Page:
Since the JSC is not planning to entertain any comments on RDA rules until after publication, AALL will have some time to prepare detailed proposals for rule changes that we identify in the October draft. Possible areas where we may want to suggest changes include the rules for court reports, constitutions, and treaties. The JSC still wishes to eliminate the “etc.” from “Laws, etc.” and “Treaties, etc.” Although AALL did suggest a way to eliminate “etc.,” that suggestion did not go forward in the ALA report. Since AALL’s comments are in the wiki, we will still have the suggestion we formulated to consider in the future.

    In addition to RDA, CC:DA is also considering next steps in response to the report from the LC Working Group on the Future of the Bibliographic Record. An ALCTS Task Group identified a number of recommendations which will require CC:DA participation. A few of these: Analyze cataloging standards & modify them to support data sharing; Make use of bibliographic data from foreign libraries, publishers, etc. that may not conform to U.S. standards; Share responsibility for original cataloging; Promote participation in PCC. In coming months the new representative to CC:DA from AALL will doubtless be asked to work on some of these issues as groups are formed to address them.

  • 2007

    Report of the AALL Representative to the American Library Association,
    Association for Library Collections and Technical Services,
    Cataloging and Classification Section: Description and Access (CC:DA)
    Midwinter Meeting, Seattle, January 2007
    Annual Meeting, Washington, D.C., June 2007

    Kathy Winzer
    Robert Crown Law Library
    Stanford University
    kwinzer [at] stanford.edu

    Discussion at the meetings of CC:DA centered on the continued development of RDA–Resource Description and Access (RDA) and related documents. The new prospectus, issued June 17, 2007, reiterates the new approach taken by this document “designed to provide a flexible and extensible framework for the technical and content description of digital resources.”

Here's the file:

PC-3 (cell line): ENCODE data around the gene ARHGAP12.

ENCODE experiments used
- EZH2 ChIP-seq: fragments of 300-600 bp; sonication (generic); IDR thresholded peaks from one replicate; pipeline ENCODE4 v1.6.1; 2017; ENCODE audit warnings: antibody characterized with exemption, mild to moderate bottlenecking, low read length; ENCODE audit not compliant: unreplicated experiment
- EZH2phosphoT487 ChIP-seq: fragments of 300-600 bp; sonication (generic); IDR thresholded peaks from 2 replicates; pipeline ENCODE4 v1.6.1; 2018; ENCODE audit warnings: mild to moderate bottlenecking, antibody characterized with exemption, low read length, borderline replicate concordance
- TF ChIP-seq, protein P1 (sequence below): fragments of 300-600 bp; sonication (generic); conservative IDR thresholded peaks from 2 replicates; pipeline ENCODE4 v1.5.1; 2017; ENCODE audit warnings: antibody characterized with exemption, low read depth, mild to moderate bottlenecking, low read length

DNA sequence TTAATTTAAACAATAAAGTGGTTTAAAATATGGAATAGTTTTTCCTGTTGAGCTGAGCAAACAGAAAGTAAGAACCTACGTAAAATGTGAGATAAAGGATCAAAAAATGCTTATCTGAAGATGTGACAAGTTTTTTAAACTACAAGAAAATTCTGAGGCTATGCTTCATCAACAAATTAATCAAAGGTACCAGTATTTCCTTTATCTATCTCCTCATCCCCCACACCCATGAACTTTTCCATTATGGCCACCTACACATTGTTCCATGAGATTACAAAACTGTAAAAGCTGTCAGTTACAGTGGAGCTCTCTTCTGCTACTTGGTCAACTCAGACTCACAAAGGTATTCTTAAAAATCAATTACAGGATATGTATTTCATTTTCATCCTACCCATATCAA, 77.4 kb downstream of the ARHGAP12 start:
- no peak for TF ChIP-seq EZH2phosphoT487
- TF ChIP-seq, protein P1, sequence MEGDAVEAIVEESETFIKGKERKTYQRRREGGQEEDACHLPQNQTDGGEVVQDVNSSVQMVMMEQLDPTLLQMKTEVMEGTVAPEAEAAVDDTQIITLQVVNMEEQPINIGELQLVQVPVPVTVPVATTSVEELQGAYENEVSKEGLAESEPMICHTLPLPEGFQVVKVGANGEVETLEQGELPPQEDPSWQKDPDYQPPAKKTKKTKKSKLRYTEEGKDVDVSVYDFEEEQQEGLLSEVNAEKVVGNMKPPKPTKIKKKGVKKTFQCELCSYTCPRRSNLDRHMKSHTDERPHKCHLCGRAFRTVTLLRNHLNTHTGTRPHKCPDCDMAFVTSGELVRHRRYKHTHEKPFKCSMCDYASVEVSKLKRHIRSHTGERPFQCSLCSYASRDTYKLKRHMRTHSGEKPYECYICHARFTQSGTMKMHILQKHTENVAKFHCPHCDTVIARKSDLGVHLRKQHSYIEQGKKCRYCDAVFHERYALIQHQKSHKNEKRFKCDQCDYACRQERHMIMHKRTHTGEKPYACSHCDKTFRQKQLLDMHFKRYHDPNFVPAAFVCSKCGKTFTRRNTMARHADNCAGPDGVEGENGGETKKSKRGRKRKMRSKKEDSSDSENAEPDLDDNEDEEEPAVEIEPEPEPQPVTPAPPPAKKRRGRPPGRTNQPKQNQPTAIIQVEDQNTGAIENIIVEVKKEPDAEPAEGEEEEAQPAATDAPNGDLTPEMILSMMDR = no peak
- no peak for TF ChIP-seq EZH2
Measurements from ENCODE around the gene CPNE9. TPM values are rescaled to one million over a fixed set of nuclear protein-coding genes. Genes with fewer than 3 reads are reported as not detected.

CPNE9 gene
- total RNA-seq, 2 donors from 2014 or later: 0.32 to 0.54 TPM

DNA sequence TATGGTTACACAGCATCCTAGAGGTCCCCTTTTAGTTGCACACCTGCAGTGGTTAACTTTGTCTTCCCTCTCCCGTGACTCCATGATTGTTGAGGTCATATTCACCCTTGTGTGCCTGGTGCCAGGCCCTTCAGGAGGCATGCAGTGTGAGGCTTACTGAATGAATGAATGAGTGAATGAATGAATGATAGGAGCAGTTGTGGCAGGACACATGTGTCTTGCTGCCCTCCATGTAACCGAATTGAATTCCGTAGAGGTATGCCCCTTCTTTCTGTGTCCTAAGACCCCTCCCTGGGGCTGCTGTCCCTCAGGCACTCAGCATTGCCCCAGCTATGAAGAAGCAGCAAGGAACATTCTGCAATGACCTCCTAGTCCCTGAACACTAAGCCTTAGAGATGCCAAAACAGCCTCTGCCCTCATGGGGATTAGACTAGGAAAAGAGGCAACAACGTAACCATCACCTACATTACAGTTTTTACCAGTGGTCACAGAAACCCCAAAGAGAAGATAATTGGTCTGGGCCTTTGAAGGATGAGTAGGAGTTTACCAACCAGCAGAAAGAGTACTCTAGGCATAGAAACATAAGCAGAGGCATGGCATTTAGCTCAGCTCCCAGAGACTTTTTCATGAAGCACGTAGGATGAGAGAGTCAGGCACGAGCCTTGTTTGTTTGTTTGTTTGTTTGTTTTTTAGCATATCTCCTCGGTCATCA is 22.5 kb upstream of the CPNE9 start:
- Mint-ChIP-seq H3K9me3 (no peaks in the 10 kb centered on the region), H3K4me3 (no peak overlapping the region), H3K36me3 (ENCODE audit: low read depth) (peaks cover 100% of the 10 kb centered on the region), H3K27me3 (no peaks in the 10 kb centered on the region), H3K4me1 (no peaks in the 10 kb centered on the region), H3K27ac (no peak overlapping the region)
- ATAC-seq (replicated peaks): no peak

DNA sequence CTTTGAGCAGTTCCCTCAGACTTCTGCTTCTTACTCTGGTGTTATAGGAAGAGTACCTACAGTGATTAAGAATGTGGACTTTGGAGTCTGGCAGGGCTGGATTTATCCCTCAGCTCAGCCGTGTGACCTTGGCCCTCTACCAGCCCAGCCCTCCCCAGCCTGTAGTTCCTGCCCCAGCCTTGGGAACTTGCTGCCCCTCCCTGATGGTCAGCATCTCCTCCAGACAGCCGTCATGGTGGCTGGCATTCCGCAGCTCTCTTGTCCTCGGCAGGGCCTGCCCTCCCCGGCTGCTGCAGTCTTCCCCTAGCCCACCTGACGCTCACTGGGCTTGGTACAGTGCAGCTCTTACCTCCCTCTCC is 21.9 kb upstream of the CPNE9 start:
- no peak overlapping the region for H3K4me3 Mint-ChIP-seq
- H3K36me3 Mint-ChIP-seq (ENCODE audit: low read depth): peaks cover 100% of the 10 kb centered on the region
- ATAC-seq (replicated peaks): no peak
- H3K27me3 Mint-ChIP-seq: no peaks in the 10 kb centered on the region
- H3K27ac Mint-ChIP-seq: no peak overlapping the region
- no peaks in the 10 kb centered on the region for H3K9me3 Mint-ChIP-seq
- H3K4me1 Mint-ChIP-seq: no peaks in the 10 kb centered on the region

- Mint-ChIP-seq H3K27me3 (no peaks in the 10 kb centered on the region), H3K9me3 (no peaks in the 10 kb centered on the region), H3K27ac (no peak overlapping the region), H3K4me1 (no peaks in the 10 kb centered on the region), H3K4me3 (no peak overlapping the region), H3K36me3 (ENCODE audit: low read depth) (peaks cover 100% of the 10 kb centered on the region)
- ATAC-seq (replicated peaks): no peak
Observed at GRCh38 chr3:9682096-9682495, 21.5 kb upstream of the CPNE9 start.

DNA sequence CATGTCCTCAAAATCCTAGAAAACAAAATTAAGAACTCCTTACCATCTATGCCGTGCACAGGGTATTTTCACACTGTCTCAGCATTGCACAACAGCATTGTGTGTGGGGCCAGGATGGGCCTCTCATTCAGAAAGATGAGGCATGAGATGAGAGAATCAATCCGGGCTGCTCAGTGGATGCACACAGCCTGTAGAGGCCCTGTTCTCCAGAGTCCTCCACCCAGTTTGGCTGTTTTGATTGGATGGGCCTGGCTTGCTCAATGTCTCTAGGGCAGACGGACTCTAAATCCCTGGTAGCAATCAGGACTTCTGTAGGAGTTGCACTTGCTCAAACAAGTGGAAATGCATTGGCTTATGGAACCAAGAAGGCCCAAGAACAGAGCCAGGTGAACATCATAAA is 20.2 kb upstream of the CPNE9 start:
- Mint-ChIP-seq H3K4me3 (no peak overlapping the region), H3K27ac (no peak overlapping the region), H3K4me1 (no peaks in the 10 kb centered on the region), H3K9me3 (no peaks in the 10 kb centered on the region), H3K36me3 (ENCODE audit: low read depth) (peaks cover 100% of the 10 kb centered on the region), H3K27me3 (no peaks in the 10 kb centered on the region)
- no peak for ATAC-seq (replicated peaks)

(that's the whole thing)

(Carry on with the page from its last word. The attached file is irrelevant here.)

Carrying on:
A meeting of RDA, Dublin Core Metadata Initiative (DCMI), and the IEEE Learning Objects Metadata (LOM) communities was held in London in May 2007. The participants agreed that RDA and DCMI should work together to build on the existing work of both communities for the benefit of all. The meeting recast the broader context into which RDA needs to fit: as a metadata schema, as an application profile, as a content standard.

    Important to note is RDA’s alignment with the conceptual models developed by the International Federation of Library Associations and Institutions (IFLA) embodied in Functional Requirements for Bibliographic Records (FRBR) and Functional Requirements for Authority Data (FRAD). Understanding FRBR is critical to understanding the structure and principles of RDA.

    RDA provides guidelines and instructions for recording data that is independent of any particular structure or syntax for data storage or display, including ISBD and MARC. However, guidelines and instructions for possible presentation formats will be included in appendices. RDA is currently divided into parts A and B, with a possible part C for data about metadata. Part A includes guidelines and instructions on recording descriptive data. Part B contains the guidelines and instructions on formulating access points and recording the data used in access point control.

    With the exception of the Introduction and chapter 5 on Acquisition and Access, all of part A has been released for comment. The Joint Steering Committee for the Development of RDA (JSC) addressed numerous issues raised by the constituencies, including AALL, in new drafts of chapters 3, 6 and 7. Of particular interest to law catalogers is the section on legal rules in chapter 6 (Persons, Families, and Corporate Bodies Associated with a Resource). Legal rules are currently separate fro the general rules, but the possibility of merging them is under consideration. Another possibility is to reorganize them around “roles.” Chapter 7 contains the rules for related resources and conveys information directing users to related resources that may be relevant to their needs. The guidelines and instructions in this chapter focus on the use of identifiers, names, and descriptions to refer to resources that are related to the resource being described. Instructions on formulating the access points will be covered in chapter 13 in part B (access point control).